US Tech Startup Comes Under Fire After Pitching To Tase Migrants With Drones
A migrant rights group has condemned a US tech startup’s video pitch that shows a stun gun-armed drone attacking a migrant crossing the US-Mexico border. At the same time, Twitter users called the scenario depicted “atrocious”.
CEO Blake Resnick recently appeared on Fox Business News to celebrate a venture capital coup: $25 million from Silicon Valley A-listers like Sam Altman and ex-LinkedIn CEO Jeff Weiner’s Next Play Venture.
He told Fox Business’s Stuart Varney that Brinc’s quadcopter drones are helping police defuse dangerous hostage situations on a near-daily basis.
The well-funded Brinc positions its use of robots as nonviolent but a company promotional video obtained by The Intercept reveals something else.
It shows that when the 21-year-old CEO was around 18 he had created a video that focused on selling stun gun-armed drones to attack migrants crossing the US-Mexico border.
A Latino actor in the 2018 video referred to as “Jose” is approached by the Brinc drone as he walks in the middle of a desert.
Upon Jose’s refusal to show identification, the drone fires a Taser at him. Jose drops to his knees and rolls on the ground.
The video was made in 2018 when the Trump administration had begun discussing a so-called “smart wall”, a term referred to as sensors, scanners, and drones along the border by American lawmakers.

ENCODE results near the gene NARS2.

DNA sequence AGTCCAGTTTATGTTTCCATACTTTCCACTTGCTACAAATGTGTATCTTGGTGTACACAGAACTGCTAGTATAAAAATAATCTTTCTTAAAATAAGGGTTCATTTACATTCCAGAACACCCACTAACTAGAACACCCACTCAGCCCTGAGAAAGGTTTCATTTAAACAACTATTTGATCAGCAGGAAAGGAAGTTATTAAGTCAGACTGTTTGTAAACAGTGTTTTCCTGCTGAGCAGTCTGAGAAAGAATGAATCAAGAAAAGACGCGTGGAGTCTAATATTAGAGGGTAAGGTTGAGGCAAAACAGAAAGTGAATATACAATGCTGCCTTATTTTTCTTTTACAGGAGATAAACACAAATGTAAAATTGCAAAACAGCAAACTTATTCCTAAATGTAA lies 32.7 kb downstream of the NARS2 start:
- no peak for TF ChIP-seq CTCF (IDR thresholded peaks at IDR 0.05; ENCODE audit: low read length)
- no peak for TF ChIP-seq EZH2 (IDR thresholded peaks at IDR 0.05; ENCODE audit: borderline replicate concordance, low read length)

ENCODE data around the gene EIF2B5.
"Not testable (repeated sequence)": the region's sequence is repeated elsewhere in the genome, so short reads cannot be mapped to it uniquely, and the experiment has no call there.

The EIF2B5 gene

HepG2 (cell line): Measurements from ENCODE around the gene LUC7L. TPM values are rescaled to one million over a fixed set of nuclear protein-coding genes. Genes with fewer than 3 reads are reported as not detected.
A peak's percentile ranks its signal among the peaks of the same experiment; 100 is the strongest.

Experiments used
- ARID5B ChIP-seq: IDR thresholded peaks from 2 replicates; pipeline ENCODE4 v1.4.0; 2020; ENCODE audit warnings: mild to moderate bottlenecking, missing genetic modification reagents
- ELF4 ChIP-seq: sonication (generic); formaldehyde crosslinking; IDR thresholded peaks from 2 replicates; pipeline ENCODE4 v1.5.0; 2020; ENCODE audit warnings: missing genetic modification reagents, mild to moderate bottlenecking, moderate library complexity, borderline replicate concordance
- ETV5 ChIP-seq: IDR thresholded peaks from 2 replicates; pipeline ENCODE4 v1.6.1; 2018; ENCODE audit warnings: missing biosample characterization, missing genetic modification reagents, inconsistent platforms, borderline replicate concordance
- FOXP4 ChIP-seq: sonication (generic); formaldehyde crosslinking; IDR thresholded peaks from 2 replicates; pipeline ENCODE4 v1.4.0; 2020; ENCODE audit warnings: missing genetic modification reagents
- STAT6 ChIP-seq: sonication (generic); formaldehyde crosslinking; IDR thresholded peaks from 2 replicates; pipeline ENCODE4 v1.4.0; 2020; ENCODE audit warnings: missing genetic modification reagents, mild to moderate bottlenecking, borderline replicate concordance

“Every year, over $100 billion of narcotics and half a million people flow through areas just like this one,” Resnick says in the video.
“There’s no wall here and it probably wouldn’t work anyway,” referring to the physical wall that Donald Trump promised during his presidential campaign.
“There is a solution,” Resnick says, pointing at the metal chest containing the drone.
“This is a racist fantasy, and this dehumanizing policing hardware should never be used. We demand a clear commitment from the Department of Homeland Security that they will not invest our tax dollars on this kind of weapon,” Jacinta Gonzalez, senior campaign director at Mijente, a Latino advocacy, and migrant rights group, told TRT World on Monday.
In response to the video, Resnick told The Intercept via email that the video “is immature, deeply regrettable and not at all representative of the direction I have taken the company in since”.
He said the Wall of Drones was “never fully developed, sold, or used operationally” and was discontinued in 2018 because it is “prone to disastrous misuse”.